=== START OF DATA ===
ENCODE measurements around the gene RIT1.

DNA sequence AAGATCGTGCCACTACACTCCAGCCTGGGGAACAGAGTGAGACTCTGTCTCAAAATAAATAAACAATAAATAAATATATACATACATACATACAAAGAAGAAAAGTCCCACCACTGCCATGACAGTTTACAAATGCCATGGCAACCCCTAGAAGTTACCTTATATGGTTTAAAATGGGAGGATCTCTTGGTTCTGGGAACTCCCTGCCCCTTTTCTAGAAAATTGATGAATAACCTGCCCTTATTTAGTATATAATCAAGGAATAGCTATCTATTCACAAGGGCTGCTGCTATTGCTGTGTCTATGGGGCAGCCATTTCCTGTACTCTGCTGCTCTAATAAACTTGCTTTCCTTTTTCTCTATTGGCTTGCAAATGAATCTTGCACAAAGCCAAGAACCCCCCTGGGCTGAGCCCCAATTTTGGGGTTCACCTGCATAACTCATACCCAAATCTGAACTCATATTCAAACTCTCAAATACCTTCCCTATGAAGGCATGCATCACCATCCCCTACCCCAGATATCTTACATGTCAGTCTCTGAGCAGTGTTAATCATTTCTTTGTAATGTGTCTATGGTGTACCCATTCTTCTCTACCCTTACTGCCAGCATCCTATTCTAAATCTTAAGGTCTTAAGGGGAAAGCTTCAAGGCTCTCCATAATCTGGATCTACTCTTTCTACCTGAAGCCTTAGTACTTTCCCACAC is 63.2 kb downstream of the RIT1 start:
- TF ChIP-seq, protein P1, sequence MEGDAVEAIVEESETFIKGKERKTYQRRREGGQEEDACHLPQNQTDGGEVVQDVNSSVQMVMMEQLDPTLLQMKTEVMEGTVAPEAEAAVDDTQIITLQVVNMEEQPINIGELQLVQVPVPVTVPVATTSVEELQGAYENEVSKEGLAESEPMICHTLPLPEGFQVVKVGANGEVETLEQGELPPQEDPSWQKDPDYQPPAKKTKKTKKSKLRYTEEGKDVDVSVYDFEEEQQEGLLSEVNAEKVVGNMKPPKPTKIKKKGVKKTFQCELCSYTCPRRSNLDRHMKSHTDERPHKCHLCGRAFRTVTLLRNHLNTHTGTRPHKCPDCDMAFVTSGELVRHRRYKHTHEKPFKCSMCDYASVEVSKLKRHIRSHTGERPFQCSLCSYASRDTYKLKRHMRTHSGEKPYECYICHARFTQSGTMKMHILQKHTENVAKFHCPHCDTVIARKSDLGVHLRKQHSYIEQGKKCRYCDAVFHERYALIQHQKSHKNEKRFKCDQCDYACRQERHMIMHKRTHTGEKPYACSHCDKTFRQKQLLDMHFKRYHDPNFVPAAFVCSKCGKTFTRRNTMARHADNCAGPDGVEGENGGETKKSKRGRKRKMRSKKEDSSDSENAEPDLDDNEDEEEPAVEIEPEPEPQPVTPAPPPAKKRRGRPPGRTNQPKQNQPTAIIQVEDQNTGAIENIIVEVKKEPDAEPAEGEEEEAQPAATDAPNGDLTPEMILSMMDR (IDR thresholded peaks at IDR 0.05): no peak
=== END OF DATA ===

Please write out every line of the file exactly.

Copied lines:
ENCODE measurements around the gene RIT1.

DNA sequence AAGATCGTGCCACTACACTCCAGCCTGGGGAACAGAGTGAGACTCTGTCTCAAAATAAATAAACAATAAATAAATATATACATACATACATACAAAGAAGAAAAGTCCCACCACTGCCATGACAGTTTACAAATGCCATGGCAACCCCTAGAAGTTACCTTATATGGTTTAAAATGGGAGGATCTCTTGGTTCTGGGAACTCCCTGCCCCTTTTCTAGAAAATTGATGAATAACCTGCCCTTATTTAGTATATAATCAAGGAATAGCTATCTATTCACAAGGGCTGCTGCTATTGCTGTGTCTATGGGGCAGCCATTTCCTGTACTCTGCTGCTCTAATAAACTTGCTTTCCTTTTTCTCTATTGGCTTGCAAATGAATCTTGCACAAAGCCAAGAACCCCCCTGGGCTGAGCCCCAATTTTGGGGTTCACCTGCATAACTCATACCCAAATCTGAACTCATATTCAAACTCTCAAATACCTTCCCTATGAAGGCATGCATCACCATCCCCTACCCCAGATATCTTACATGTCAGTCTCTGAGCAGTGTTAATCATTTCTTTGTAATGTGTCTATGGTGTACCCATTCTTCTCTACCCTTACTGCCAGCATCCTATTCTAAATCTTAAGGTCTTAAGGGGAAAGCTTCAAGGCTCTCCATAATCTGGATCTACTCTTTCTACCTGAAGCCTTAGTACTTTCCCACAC is 63.2 kb downstream of the RIT1 start:
- TF ChIP-seq, protein P1, sequence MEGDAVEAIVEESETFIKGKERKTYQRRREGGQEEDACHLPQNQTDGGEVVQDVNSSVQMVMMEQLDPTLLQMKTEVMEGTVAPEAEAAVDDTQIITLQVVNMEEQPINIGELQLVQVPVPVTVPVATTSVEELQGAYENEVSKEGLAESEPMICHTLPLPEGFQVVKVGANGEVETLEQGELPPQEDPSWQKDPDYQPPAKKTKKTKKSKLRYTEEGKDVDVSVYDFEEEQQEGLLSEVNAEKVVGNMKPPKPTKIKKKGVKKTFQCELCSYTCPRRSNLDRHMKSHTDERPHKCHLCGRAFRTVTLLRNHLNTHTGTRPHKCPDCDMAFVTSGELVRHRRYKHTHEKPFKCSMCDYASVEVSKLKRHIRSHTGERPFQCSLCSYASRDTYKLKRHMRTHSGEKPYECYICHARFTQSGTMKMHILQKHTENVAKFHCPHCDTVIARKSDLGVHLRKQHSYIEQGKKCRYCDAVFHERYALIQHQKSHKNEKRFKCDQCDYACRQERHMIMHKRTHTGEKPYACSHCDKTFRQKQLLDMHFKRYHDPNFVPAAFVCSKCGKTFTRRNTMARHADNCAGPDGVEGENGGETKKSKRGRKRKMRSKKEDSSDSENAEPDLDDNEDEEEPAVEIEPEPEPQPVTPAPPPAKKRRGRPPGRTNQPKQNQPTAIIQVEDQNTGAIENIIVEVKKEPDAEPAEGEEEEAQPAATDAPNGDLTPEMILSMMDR (IDR thresholded peaks at IDR 0.05): no peak